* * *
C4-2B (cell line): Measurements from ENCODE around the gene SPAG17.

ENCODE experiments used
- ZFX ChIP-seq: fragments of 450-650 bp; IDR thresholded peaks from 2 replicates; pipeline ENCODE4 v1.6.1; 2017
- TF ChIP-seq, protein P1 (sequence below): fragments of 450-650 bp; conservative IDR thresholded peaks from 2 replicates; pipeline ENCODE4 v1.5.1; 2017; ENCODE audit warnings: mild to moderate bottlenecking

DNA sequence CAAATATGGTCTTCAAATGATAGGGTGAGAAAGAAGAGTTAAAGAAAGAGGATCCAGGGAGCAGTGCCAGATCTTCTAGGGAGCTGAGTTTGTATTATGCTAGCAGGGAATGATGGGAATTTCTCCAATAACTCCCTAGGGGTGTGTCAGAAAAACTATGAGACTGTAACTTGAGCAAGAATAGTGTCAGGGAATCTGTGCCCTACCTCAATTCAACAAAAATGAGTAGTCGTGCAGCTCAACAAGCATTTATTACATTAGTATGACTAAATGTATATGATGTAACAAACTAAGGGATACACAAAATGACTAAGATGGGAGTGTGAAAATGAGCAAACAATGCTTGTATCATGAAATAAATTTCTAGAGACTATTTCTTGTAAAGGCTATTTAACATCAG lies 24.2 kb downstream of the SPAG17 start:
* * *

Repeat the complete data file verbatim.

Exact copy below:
C4-2B (cell line): Measurements from ENCODE around the gene SPAG17.

ENCODE experiments used
- ZFX ChIP-seq: fragments of 450-650 bp; IDR thresholded peaks from 2 replicates; pipeline ENCODE4 v1.6.1; 2017
- TF ChIP-seq, protein P1 (sequence below): fragments of 450-650 bp; conservative IDR thresholded peaks from 2 replicates; pipeline ENCODE4 v1.5.1; 2017; ENCODE audit warnings: mild to moderate bottlenecking

DNA sequence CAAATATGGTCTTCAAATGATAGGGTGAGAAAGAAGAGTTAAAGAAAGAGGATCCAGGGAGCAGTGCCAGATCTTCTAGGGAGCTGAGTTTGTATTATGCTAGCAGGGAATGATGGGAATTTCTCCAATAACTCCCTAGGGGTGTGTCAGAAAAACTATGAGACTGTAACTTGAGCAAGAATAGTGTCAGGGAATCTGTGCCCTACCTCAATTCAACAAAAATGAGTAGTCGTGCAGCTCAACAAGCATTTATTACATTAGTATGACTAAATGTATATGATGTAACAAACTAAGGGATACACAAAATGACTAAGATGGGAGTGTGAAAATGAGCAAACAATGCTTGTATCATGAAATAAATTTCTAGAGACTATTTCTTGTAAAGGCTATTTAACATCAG lies 24.2 kb downstream of the SPAG17 start: